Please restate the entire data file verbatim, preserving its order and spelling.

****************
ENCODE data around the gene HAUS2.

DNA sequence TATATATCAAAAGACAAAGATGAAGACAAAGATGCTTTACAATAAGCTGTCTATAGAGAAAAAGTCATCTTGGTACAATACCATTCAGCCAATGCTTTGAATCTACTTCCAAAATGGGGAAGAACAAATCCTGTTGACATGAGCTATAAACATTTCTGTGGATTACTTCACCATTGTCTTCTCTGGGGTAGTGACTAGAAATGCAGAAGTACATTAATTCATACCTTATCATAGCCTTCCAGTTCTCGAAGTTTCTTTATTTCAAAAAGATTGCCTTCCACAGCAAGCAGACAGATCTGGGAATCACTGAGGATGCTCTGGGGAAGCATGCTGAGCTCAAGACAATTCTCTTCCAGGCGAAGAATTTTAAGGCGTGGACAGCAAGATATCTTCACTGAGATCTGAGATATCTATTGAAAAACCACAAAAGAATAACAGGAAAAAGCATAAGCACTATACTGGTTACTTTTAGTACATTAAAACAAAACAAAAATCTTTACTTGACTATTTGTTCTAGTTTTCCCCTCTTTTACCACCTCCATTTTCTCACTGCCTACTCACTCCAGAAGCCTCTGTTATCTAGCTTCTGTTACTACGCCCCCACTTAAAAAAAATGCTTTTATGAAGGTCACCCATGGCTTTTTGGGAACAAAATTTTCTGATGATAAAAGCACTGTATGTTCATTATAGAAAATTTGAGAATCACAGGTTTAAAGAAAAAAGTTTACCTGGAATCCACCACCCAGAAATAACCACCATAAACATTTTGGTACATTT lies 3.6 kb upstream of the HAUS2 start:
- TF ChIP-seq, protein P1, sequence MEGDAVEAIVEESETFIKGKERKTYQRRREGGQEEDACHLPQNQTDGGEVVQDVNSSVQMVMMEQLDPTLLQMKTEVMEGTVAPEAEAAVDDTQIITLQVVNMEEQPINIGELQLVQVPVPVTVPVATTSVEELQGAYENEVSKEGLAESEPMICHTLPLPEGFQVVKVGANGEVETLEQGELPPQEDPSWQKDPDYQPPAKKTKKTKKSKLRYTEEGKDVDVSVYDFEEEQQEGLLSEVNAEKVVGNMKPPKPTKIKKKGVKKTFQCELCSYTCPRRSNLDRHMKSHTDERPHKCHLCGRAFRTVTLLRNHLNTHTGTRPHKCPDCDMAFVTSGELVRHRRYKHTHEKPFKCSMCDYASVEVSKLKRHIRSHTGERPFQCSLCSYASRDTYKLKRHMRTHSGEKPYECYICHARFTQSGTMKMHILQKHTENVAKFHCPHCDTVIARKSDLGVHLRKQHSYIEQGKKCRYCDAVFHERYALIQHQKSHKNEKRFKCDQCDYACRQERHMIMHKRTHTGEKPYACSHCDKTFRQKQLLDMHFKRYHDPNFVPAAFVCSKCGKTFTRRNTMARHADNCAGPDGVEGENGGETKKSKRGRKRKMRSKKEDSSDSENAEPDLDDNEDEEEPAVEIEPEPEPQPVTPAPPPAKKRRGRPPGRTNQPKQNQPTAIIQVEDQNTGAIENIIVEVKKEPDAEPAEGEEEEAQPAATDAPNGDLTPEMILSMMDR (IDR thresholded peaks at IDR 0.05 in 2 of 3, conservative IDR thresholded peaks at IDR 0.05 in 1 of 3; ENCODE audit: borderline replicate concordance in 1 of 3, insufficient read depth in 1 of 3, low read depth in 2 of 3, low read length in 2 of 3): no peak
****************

ENCODE data around the gene HAUS2.

DNA sequence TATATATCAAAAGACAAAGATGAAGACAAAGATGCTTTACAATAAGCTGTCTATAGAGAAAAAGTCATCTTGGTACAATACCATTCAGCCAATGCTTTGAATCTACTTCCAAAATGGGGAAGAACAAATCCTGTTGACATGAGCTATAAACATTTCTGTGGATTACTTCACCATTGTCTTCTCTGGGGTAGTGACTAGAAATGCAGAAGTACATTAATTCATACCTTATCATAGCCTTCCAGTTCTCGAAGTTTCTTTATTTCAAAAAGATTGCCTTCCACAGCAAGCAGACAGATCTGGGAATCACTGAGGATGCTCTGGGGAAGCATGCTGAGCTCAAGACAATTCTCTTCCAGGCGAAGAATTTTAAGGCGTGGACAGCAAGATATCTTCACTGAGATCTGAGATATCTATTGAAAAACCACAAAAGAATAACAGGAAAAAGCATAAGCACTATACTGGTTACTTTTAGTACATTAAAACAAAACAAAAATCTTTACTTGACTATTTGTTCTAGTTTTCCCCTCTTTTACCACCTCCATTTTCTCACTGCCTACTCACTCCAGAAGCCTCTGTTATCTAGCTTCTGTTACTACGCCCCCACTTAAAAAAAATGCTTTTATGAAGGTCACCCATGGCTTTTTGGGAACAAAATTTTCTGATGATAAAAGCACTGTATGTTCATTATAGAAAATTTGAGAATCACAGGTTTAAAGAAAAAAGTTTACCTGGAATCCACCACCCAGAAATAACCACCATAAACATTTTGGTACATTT lies 3.6 kb upstream of the HAUS2 start:
- TF ChIP-seq, protein P1, sequence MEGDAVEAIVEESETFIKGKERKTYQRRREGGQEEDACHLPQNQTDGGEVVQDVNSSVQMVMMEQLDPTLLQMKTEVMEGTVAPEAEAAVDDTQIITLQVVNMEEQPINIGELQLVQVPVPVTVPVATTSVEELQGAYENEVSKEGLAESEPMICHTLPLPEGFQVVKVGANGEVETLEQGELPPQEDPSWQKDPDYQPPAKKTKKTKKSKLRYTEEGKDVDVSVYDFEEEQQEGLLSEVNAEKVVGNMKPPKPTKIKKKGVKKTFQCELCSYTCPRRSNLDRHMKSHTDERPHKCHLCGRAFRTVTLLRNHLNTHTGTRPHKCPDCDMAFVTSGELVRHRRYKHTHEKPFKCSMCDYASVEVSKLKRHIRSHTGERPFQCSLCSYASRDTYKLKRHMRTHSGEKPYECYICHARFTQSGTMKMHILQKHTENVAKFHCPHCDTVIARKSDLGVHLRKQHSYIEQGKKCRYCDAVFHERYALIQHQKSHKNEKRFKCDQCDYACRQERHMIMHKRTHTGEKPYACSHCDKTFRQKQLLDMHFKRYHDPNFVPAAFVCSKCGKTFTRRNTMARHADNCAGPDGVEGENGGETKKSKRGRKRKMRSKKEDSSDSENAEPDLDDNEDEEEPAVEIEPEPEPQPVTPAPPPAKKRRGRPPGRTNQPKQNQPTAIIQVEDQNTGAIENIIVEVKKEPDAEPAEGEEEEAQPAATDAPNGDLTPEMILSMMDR (IDR thresholded peaks at IDR 0.05 in 2 of 3, conservative IDR thresholded peaks at IDR 0.05 in 1 of 3; ENCODE audit: borderline replicate concordance in 1 of 3, insufficient read depth in 1 of 3, low read depth in 2 of 3, low read length in 2 of 3): no peak